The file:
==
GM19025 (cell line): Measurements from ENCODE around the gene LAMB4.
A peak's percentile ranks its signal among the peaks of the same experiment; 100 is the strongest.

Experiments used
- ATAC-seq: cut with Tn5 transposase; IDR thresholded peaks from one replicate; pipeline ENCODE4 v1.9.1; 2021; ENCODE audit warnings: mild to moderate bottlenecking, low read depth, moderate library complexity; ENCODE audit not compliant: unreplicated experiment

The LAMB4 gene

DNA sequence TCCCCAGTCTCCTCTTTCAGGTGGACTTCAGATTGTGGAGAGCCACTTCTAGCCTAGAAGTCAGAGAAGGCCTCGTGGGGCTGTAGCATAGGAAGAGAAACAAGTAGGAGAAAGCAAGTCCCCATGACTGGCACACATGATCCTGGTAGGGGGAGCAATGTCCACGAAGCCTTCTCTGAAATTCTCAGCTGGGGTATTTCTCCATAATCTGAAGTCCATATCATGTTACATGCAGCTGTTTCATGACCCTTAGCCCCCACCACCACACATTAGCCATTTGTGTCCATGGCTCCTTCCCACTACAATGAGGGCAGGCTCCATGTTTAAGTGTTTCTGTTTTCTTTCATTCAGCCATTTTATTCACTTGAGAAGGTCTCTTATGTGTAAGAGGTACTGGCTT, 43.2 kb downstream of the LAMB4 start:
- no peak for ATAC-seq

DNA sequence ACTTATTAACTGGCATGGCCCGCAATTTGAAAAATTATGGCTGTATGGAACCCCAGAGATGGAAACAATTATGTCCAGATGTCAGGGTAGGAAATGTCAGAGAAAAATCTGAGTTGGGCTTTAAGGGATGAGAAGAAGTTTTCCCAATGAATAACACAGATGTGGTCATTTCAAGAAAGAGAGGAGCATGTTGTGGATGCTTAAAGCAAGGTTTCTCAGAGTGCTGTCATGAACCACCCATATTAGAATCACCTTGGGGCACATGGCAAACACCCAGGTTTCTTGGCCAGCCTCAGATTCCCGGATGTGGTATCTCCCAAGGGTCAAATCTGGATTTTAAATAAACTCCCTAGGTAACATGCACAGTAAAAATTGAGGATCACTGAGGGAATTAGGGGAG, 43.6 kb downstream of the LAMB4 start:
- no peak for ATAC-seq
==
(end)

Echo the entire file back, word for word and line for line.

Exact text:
GM19025 (cell line): Measurements from ENCODE around the gene LAMB4.
A peak's percentile ranks its signal among the peaks of the same experiment; 100 is the strongest.

Experiments used
- ATAC-seq: cut with Tn5 transposase; IDR thresholded peaks from one replicate; pipeline ENCODE4 v1.9.1; 2021; ENCODE audit warnings: mild to moderate bottlenecking, low read depth, moderate library complexity; ENCODE audit not compliant: unreplicated experiment

The LAMB4 gene

DNA sequence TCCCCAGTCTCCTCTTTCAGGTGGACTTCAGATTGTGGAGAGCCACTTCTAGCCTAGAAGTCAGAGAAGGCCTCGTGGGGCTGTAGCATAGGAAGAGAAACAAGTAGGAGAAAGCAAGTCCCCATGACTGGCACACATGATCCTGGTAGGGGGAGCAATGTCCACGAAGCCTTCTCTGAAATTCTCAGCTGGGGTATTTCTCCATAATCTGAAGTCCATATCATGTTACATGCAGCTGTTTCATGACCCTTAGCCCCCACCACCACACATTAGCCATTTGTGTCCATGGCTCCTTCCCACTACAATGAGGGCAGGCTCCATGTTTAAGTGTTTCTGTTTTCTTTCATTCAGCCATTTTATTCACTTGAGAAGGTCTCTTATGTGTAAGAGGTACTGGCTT, 43.2 kb downstream of the LAMB4 start:
- no peak for ATAC-seq

DNA sequence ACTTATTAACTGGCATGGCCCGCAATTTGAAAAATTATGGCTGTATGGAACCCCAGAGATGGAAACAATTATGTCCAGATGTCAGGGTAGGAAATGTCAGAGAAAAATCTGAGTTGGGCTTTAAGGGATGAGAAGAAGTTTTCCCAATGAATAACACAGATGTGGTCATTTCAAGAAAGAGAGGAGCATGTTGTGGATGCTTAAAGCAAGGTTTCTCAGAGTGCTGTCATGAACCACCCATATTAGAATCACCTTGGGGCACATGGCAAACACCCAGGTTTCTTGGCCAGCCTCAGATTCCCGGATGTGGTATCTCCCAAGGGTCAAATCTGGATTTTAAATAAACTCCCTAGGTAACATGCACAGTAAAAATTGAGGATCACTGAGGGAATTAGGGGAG, 43.6 kb downstream of the LAMB4 start:
- no peak for ATAC-seq